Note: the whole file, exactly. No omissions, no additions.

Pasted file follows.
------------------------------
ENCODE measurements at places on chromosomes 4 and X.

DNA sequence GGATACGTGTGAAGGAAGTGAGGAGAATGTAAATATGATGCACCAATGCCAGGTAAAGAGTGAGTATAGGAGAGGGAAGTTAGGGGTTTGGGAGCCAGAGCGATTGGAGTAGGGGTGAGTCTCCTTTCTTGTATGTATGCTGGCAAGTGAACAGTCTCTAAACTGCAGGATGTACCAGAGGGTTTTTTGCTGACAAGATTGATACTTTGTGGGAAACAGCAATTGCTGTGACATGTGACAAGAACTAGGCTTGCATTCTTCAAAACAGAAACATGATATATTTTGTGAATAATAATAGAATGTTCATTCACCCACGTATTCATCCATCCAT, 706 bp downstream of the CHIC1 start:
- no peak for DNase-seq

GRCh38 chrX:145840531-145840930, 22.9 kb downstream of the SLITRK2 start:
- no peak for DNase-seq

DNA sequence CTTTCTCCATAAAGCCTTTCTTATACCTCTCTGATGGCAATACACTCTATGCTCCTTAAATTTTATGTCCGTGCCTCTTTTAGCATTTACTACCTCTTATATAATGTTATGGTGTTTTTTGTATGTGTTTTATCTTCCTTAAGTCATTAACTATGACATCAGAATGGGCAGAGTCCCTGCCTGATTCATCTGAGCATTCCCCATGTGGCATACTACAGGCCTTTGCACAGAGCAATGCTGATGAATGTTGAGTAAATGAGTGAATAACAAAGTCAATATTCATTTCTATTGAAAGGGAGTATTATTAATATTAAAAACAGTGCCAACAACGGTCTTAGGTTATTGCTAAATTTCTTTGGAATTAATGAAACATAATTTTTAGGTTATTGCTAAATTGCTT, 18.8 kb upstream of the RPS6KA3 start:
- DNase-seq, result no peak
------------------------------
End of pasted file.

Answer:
ENCODE measurements at places on chromosomes 4 and X.

DNA sequence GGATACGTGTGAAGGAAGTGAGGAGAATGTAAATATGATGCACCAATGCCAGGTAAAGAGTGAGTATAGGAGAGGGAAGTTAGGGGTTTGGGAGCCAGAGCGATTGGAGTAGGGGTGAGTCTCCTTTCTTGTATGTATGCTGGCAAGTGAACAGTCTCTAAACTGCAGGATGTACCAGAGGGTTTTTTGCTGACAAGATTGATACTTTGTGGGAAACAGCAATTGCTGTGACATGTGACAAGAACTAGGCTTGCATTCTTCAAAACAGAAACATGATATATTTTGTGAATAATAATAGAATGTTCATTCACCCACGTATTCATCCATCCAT, 706 bp downstream of the CHIC1 start:
- no peak for DNase-seq

GRCh38 chrX:145840531-145840930, 22.9 kb downstream of the SLITRK2 start:
- no peak for DNase-seq

DNA sequence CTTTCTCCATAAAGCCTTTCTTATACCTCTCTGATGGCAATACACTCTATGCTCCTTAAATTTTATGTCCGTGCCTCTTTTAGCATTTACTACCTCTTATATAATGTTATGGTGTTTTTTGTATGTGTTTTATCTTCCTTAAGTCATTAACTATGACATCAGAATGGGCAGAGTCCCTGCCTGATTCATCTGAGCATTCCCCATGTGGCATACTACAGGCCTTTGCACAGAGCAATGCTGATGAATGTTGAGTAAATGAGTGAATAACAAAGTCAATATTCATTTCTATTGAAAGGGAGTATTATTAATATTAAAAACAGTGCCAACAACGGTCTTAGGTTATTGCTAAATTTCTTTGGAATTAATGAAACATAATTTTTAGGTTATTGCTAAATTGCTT, 18.8 kb upstream of the RPS6KA3 start:
- DNase-seq, result no peak